Sonic The Hedgehog 4: Episode II Review

Following Sonic 4 Episode I, I was genuinely dreading what would be in store for Episode II.  From what I had heard, the game was notably worse than the original installment, and contained next to nothing worthwhile in its entirety.  However… I actually kind of like it.

Sonic The Hedgehog 4: Episode II Review
Platforms: PC(Reviewed), PS3, Xbox 360, iOS, Android
Developers: Dimps and Sonic Team
Publisher: Sega

As Sonic 4: Episode I was intended to channel the spirit can general vibe of the first Sonic game, Sonic The Hedgehog 4: Episode II is a tribute to Sonic 2, as it centers around Sonic and Tails going on an adventure to stop the maniacal and absurdly resourceful Doctor Eggman from doing… I dunno what, but it can’t be good.  However, in a nod to more than just one game, Episode II also serves as a sequel to Sonic CD, as Metal Sonic returns to serve as Eggman’s lackey, and a recurring boss throughout the game.  

Mind you, Metal Sonic’s inclusion does not really amount to a whole lot other than some homages to Sonic CD, and the very structure of the game is kept quite in line with the Genesis games, right down to the final climactic battle on the Death Egg.  A battle that the game just sort of stops afterwards, presumably to function as a cliffhanger for an Episode III that was clearly intended, but never developed.

Continuing off of the prior game, Sonic still has his homing attack and access to the added mobility it brings, but also gains the ability to activate a team maneuver with Tails, which pretty much only amount to rolling around in a super fast ball of having Tails carry Sonic throughout the stage.  Now, from what I heard these new mechanics were points of contention for a lot of critics, as they felt these slow down the game with their drawn out starting animations, and do not really feel as if they belong in the relatively simple space of 2D Sonic games.  Most of which are meant to be played with just one button.

I actually think they are genuinely welcome additions.  The aerial ability that allows Sonic to call upon Tails and be allowed to fly for a generous amount of time does diminish the game’s average speed, but it allows for more precision in movement and by extension, makes the game more enjoyable for people without near precognitive reflexes.  Mind you, there are instances where this addition feels a bit forced, and other instances where it feels as if the designers did not intend on having the player soar through the sky.  As for the rolling ability, that turns Sonic and Tails into a giant ball of death and destruction that zooms faster than Sonic ever could on his own.  It is unruly, hard to control, but I had a good time using in in the appropriate context.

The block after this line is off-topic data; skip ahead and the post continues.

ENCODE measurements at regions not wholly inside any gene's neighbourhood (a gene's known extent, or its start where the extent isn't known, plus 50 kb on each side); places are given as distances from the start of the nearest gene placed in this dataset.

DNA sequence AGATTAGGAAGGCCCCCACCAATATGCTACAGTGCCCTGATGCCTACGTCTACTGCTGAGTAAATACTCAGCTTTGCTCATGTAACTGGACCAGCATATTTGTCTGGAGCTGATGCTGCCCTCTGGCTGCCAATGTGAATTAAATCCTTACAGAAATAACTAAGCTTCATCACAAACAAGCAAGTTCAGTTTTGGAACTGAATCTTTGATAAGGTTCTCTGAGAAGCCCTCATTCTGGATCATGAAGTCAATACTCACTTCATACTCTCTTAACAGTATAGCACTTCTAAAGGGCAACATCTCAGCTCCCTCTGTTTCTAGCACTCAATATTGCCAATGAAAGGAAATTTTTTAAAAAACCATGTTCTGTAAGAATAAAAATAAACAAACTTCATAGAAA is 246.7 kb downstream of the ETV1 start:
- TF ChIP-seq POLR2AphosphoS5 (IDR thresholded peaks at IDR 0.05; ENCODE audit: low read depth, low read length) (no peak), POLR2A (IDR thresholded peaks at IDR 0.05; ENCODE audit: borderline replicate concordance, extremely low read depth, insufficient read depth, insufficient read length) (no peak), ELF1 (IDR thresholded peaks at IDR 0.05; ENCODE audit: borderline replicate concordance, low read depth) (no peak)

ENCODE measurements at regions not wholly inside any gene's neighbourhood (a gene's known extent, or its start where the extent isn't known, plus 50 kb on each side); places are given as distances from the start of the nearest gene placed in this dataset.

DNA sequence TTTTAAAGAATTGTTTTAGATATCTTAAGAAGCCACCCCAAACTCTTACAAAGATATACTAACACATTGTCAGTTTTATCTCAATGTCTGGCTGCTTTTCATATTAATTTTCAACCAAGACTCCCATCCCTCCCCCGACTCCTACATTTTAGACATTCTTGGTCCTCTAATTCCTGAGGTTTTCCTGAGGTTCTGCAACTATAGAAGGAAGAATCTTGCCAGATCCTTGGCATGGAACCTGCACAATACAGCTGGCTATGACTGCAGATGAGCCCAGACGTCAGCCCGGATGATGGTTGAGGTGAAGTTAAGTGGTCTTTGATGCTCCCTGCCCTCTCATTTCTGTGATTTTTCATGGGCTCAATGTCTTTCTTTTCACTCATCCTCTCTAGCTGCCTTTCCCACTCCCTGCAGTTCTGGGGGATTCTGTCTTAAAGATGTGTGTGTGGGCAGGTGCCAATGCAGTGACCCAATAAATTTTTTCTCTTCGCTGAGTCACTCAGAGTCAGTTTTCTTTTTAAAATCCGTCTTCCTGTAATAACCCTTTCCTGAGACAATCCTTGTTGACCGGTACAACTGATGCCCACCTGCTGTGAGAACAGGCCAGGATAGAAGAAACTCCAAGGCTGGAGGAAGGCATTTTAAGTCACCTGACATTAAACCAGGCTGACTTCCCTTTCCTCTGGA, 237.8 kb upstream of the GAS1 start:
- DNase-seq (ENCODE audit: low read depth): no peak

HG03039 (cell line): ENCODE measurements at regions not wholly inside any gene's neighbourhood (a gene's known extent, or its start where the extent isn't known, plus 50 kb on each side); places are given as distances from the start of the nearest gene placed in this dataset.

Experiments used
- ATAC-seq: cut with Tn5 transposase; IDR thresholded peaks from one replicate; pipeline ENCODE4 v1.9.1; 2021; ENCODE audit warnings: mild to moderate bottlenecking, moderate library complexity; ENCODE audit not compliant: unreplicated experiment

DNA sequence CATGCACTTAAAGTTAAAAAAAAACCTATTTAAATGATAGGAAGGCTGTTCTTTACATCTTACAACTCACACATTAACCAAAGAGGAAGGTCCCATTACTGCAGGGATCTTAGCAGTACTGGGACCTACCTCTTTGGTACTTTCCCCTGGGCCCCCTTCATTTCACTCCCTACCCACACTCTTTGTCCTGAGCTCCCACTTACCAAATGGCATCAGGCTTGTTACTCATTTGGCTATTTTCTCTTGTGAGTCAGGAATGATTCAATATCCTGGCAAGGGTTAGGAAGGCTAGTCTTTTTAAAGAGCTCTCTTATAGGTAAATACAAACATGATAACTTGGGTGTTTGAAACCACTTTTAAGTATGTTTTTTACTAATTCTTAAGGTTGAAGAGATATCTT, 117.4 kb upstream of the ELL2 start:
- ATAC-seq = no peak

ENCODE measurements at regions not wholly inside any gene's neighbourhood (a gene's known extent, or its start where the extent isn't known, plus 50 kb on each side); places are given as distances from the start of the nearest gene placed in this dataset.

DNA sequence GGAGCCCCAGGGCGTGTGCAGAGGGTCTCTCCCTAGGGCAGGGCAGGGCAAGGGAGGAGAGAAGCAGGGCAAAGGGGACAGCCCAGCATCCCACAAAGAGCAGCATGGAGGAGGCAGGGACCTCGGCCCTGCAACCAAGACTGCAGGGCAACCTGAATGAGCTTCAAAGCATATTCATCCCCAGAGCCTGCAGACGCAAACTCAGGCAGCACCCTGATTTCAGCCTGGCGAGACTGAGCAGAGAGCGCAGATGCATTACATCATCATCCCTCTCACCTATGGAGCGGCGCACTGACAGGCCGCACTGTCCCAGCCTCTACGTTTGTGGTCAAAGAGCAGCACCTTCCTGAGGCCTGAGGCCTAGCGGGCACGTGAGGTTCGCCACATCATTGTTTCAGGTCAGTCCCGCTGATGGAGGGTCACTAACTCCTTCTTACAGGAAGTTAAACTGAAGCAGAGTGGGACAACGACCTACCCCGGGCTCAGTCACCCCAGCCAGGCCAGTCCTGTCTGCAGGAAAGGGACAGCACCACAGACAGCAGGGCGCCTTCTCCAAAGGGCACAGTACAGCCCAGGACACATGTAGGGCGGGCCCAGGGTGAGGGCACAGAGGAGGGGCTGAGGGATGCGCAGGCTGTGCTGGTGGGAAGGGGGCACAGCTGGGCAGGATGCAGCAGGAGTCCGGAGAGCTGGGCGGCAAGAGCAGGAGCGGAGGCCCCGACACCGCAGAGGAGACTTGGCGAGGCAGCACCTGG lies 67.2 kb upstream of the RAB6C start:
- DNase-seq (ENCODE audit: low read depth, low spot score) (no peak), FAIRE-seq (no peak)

With these mechanics, Sonic 4 Episode II feels like less of a dangerously fast platformer, and is instead a slightly more methodical and slower platforming affair that still utilizes speed to great effect when the time is right.  There are simply far fewer instances of being completely blind sighted by a thread and feeling as if there is nothing that can be done about them.  Though, they and some of the more irritating aspects of this series do rear up in the level design.

Sometimes a hazard is thrown into the player’s way far too quickly for them to be predicted.  Sometimes a section requires more precision than the controls are really meant for, due to Sonic’s slow movement and such.  Sometimes the game is just a prick and will throw a spring that tosses the player right into a pit of enemies they just narrowly avoided because they are not worth trying to defeat.  While on other, thankfully rarer, instances, the game will introduce a mechanic that made me not want to revisit the stage, but they are thankfully far more hit than miss in this installment.

The bosses however, all kind of suck.  They are far slower battle that focus primarily on utilizing Sonic and Tail’s team abilities to defeat a boss.  When fighting Eggman, use the aerial ability to gain height and bash his goofy face in.  When fighting Metal Sonic, use the rolling ability to dash forward and bash his metal face in.  There is an exception with a gimmick boss battle, but that one controls poorly since the player needs to control an airplane by controlling Sonic.  As was the case with Episode I, the final boss is a major pain, but now it is because they rely on rotating platforms of death and precision platforming, Sonic’s greatest weakness as a game series.